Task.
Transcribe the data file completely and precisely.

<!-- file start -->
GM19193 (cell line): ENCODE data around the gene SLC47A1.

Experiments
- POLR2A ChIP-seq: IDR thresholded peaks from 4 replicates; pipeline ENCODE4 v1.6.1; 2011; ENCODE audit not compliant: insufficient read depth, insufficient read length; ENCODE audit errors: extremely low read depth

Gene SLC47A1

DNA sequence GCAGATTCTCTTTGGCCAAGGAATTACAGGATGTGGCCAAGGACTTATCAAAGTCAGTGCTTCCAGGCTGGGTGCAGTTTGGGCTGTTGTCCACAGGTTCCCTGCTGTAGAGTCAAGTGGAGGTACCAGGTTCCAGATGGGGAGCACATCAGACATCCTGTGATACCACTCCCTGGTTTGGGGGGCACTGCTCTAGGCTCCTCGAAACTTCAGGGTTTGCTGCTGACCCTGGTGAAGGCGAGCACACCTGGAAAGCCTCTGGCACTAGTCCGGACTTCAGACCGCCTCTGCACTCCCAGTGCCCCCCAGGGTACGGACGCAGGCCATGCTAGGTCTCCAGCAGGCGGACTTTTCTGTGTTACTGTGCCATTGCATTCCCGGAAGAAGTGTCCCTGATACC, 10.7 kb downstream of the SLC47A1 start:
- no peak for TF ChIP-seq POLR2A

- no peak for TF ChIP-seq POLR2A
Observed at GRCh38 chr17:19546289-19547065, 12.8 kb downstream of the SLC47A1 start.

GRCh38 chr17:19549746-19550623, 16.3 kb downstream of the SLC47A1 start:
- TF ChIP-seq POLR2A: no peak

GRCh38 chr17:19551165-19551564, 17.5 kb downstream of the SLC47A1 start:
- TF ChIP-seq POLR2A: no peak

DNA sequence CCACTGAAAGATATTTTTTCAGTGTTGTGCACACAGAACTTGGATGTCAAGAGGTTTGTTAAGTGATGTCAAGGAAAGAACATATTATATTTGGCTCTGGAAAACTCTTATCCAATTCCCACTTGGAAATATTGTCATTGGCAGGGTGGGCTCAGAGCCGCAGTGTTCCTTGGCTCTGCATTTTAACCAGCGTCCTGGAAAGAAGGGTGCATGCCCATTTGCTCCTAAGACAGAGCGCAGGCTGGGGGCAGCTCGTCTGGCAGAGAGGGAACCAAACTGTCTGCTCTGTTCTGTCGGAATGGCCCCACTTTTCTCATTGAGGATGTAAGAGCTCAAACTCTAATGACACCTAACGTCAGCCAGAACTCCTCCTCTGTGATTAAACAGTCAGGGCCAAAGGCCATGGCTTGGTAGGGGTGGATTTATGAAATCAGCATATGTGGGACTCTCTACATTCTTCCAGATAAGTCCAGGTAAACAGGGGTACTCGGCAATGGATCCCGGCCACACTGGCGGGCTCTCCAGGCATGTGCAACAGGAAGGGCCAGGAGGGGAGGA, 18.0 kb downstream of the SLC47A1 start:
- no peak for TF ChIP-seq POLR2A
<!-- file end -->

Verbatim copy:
GM19193 (cell line): ENCODE data around the gene SLC47A1.

Experiments
- POLR2A ChIP-seq: IDR thresholded peaks from 4 replicates; pipeline ENCODE4 v1.6.1; 2011; ENCODE audit not compliant: insufficient read depth, insufficient read length; ENCODE audit errors: extremely low read depth

Gene SLC47A1

DNA sequence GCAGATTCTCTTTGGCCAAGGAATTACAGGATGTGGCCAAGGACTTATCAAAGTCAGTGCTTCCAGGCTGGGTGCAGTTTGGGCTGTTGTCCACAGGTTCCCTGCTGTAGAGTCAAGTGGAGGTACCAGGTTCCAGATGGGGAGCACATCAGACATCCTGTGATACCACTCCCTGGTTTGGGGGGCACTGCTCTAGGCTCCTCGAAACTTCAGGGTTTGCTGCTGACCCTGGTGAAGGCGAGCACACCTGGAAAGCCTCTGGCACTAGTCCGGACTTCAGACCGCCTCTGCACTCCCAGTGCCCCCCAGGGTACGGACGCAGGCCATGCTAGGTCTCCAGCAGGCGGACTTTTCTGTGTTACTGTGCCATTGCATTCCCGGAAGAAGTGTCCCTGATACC, 10.7 kb downstream of the SLC47A1 start:
- no peak for TF ChIP-seq POLR2A

- no peak for TF ChIP-seq POLR2A
Observed at GRCh38 chr17:19546289-19547065, 12.8 kb downstream of the SLC47A1 start.

GRCh38 chr17:19549746-19550623, 16.3 kb downstream of the SLC47A1 start:
- TF ChIP-seq POLR2A: no peak

GRCh38 chr17:19551165-19551564, 17.5 kb downstream of the SLC47A1 start:
- TF ChIP-seq POLR2A: no peak

DNA sequence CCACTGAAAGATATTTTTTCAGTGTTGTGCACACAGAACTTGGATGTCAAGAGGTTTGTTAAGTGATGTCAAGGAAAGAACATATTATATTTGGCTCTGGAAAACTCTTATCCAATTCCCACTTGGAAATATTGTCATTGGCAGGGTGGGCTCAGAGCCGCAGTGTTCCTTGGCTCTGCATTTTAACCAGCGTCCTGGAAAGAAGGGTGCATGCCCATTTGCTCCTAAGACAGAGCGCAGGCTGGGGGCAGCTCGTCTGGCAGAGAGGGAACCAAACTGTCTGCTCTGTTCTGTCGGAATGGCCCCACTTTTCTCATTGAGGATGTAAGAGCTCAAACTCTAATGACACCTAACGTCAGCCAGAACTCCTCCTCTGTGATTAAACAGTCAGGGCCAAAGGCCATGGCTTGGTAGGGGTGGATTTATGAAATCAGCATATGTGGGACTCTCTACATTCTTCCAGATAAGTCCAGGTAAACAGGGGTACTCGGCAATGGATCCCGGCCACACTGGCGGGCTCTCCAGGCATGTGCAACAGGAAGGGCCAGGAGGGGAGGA, 18.0 kb downstream of the SLC47A1 start:
- no peak for TF ChIP-seq POLR2A